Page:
Mosquito control teams in one California neighborhood are trying a new tactic to battle the bugs that carry the Zika virus. The mosquito is called the Aedes aegypti.
"Aedes aegypti is a vector of some very serious diseases, historically, yellow fever, and now more recently, Zika virus," said Steve Mulligan of the consolidated mosquito abatement district.
Scientists are releasing hundreds of thousands of scientifically altered male mosquitoes to mate with Zika-prone females. The altered males carry a bacteria called Wolbachia, which prevents the females from reproducing. The females are the only ones that bite people and spread disease.
"So the eggs are not viable, they won't hatch!" biologist Jodi Holeman said.
A lab in Kentucky injected the male mosquitoes with the bacteria and shipped them to California. Researchers expect the mosquito population will plummet, and they could use this army of mosquitoes strategically against Zika if it appears.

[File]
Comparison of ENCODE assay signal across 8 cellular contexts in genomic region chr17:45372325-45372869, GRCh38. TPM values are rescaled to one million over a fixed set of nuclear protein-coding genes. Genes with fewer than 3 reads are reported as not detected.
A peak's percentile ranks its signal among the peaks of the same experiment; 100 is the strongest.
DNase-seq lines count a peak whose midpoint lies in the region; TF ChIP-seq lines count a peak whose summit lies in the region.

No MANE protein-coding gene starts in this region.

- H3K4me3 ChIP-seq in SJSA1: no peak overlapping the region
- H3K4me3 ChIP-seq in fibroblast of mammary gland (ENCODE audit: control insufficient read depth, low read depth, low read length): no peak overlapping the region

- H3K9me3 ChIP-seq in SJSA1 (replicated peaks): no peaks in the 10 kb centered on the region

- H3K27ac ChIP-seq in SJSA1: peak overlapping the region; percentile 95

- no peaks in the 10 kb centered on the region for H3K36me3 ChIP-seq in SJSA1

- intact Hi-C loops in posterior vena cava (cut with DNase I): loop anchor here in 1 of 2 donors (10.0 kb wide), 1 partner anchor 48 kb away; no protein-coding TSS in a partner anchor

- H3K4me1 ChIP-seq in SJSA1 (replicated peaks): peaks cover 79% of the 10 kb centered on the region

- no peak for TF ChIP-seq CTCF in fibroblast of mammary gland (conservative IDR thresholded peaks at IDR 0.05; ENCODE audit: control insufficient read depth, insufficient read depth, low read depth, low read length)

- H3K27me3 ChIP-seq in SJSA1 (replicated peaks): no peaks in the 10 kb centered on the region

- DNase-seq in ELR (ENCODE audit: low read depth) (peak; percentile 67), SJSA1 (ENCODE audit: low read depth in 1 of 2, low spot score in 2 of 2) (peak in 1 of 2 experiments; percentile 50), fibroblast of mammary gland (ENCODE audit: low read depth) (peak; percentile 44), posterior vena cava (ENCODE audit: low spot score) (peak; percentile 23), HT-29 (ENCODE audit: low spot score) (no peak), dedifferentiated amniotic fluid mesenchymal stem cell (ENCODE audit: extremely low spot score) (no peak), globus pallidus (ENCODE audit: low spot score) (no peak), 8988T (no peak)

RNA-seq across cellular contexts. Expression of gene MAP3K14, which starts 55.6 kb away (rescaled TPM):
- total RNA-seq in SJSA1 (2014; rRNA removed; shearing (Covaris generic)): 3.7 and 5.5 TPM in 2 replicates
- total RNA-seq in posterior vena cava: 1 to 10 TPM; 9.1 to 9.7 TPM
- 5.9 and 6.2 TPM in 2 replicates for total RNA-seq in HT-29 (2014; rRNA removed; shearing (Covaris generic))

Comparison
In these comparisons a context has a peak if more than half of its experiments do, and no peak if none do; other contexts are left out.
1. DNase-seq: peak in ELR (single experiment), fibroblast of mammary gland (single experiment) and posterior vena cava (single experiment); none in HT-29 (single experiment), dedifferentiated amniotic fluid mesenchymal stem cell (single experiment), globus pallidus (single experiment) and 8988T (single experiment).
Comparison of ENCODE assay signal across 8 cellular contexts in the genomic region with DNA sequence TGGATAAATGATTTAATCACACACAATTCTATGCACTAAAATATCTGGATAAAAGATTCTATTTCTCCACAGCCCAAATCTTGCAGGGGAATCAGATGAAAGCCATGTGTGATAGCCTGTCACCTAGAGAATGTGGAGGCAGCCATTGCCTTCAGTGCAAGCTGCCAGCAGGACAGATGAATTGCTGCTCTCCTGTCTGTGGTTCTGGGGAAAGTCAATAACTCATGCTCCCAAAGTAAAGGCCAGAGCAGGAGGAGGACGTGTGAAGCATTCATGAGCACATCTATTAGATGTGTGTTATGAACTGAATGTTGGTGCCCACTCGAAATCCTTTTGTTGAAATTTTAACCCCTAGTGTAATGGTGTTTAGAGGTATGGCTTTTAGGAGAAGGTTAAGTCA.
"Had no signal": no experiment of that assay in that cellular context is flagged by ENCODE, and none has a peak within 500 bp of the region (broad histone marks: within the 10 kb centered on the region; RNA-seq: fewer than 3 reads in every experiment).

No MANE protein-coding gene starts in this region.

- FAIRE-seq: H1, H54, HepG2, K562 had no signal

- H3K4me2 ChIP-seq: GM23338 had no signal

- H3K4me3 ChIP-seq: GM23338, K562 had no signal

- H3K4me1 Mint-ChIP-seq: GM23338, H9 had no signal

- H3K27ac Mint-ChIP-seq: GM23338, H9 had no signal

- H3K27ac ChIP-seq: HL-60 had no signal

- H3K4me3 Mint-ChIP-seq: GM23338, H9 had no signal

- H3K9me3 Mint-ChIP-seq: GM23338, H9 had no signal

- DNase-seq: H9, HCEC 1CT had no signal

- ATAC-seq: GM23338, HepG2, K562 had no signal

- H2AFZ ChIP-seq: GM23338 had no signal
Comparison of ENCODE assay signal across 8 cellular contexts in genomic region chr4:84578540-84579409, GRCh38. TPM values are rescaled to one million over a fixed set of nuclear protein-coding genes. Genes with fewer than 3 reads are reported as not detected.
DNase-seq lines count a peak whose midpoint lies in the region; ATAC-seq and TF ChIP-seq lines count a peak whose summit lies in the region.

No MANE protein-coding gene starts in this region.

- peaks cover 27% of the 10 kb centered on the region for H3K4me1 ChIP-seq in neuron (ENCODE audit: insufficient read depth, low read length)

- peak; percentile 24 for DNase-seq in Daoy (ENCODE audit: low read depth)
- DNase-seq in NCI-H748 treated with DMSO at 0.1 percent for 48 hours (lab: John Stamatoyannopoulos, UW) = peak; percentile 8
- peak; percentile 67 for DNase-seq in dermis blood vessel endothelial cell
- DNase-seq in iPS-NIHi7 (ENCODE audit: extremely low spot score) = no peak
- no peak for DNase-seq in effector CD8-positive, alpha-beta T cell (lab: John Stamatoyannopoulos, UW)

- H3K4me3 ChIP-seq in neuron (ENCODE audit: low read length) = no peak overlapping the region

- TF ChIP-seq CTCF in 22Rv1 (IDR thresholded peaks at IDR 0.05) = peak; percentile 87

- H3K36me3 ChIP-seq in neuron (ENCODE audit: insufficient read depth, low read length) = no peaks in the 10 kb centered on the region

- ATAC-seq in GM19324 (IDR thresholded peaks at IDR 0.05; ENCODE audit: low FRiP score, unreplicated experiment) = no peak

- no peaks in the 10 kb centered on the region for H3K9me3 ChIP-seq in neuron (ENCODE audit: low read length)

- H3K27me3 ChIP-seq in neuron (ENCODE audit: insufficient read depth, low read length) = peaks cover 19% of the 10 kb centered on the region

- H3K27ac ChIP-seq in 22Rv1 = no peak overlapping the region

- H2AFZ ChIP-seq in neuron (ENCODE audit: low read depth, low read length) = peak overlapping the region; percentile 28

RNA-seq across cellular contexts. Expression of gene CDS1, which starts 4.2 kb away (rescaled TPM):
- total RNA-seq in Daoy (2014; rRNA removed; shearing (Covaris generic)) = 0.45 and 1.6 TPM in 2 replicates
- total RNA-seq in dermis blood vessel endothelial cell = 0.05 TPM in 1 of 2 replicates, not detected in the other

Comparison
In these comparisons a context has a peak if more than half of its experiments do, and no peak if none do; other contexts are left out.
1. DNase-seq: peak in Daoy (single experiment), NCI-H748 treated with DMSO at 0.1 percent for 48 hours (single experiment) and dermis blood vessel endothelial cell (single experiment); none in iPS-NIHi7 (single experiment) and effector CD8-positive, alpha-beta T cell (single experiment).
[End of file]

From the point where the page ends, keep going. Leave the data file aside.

"Maybe you start to see disease transmission in a certain area and you can go to that area with these mosquitoes and release them," Holeman explained.
Researchers say so far, the project's results are promising, with tens of thousands more altered mosquitoes left to deploy.
So far, Fresno's is the only program using modified mosquitoes from the same species that carries the Zika virus. But if it's successful, those bugs could be used in Florida, where Zika cases are growing.